Friday, October 19, 2007


Lawrence G. Downing

Dr. Earle Hilgert, former Andrews University Seminary professor and Professor Emeritus at McCormick Seminary, in his presentation at the inaugural Richard Hammell Lectureship at Loma Linda University Church, examined what he termed the Essentials and the Accidentals of the Christian faith. He defined Essentials as those properties that are fundamental to an object or person. He defined Accidentals as those properties which are part of an object but are not essential to its being. Hilgert employed the metaphor of a triangle to illustrate his point. The angles of a triangle will add up to 180 degrees—always. This is an essential. The area of a triangle is an accidental.

Hilgert’s search to discover the Essentials of the Christian faith led him to discover what appear to be the earliest New Testament confessionals. From his examination of these confessionals, Hilgert concluded that the first Christians counted the following as Essentials: Jesus Christ is Lord, he was crucified, and he rose from the dead.

Examples of Accidentals, using Hilgert’s definition as a starting point, include the Nativity story—Matthew and Luke describe Jesus’ birth; Mark, John and the other New Testament writers don’t. These authors do not tell us where He was born and make only oblique reference to His virgin birth. We find similar divergences when we read what the New Testament authors wrote about Jesus’ divine/human nature and the relationship between Jesus and the Father.

This paper argues that Hilgert is “on to something”, in that it offers an explanation for the current theological divisions in the Adventist Church and the growing influence of administrators on theology and practice.

Hilgert chose geometry as his metaphor to illustrate the difference between Essentials and Accidentals. He might also have used a musical note. A trumpet, a piano, flute or violin each has the ability to generate a tone. When a tone is produced with a vibration of approximately 440 vibrations per second (v.p.s.) at 72ยบ F, it is an “A”. The vibrations per second produce the Essential. The harmonics, or accidentals produced by the individual instrument, are what differentiate one instrument from another. This is how we know the difference between a trumpet and a bassoon.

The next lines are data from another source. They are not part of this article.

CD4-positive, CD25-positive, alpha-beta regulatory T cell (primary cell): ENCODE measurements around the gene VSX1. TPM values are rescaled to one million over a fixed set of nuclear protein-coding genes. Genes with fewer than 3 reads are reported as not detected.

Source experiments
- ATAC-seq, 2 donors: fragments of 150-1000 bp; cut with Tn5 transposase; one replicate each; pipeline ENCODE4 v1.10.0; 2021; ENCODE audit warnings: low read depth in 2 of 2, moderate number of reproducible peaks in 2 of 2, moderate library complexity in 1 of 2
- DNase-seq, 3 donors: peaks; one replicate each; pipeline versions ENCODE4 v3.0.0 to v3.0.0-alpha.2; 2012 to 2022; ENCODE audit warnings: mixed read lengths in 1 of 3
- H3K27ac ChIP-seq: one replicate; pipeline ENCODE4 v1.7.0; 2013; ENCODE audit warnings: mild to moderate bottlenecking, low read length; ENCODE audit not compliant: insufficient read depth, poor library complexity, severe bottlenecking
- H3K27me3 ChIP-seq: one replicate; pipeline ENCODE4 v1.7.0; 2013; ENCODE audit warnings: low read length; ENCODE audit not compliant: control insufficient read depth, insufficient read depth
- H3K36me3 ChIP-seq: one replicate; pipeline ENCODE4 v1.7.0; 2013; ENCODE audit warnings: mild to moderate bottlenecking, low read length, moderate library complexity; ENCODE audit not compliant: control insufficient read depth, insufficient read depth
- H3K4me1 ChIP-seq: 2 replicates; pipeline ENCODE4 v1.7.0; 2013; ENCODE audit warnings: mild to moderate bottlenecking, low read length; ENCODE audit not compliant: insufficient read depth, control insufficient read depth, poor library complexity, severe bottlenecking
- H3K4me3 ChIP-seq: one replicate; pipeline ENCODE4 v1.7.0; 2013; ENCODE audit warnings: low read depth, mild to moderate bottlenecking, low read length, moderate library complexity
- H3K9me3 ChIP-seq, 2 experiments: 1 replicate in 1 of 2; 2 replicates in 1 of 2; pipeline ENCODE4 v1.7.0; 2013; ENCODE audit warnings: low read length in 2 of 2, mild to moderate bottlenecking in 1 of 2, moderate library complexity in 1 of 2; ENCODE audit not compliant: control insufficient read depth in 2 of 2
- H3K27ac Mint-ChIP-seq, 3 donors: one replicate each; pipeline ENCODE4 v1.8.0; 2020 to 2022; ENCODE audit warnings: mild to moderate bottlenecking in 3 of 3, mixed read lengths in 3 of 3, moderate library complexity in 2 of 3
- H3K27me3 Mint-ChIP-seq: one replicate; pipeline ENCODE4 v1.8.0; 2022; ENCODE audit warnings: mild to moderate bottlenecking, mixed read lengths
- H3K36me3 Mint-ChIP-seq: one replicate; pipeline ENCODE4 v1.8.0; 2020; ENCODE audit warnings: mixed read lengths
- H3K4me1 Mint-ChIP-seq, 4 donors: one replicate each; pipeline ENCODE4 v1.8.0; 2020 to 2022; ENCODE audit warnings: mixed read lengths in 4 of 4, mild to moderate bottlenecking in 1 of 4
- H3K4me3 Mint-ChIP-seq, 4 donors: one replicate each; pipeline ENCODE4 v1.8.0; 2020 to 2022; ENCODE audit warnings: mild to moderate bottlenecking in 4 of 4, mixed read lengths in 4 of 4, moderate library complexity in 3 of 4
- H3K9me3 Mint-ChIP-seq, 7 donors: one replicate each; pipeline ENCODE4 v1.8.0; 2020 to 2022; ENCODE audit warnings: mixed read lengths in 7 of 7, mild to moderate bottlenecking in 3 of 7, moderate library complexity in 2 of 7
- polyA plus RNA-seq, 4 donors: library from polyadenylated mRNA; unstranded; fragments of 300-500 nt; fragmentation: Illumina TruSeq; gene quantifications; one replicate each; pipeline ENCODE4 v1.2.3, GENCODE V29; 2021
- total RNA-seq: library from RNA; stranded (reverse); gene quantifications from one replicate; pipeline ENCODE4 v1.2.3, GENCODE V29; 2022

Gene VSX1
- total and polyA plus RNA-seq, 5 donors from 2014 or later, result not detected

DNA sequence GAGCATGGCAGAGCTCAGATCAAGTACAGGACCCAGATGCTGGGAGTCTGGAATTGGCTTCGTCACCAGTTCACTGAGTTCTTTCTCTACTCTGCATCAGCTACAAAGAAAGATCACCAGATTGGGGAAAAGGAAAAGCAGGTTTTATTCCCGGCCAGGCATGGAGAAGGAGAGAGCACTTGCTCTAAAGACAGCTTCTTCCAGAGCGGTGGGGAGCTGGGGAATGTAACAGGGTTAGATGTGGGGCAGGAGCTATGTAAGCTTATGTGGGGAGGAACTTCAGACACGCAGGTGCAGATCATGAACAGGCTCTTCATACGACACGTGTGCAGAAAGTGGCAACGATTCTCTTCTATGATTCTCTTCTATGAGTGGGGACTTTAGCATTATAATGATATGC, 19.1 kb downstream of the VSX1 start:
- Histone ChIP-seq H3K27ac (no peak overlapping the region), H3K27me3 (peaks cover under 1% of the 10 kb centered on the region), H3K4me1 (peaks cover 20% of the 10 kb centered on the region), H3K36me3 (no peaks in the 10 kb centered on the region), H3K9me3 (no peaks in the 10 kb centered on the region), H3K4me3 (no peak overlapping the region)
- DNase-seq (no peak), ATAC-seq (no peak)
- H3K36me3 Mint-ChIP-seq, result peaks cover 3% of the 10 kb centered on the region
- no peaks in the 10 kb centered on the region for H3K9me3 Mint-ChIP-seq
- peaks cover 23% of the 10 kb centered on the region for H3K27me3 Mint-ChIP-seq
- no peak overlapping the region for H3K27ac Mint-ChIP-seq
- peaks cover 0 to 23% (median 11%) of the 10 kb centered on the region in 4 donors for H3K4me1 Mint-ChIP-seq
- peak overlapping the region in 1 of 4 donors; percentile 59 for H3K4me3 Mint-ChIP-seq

What we discover, however, is that when one examines individual instruments from within the same subgroup, accidentals have a subtle, though significant role. A concert violinist, when given the choice, will select a Stradivarius over a 21st Century mass-produced violin.

Triangles and musical instruments are one thing; religious belief and practices are quite another; however the metaphor is instructive. Religious organizations subscribe to commonly accepted Essentials, such as belief in the existence of a higher Being God, and the notion that human beings have the potential to become better in some broadly defined moral sense.

Subgroups within the Christian metagroup affirm a sub set of Essentials. These are beliefs regarding the Trinity, baptism, forgiveness of sin, salvation by faith in Christ alone, and the authority of Scripture. What differentiates one Christian group from the other is the emphasis a specific entity places upon the Accidentals. The Seventh day Adventist Church emphasizes a particular day for worship. Baptists believe in an eternal hell fire and in baptism by immersion. Roman Catholics affirm the infallibility of the Pope and Mormons believe the president of the Church of Latter Day Saints Church is endowed with the prophetic gift.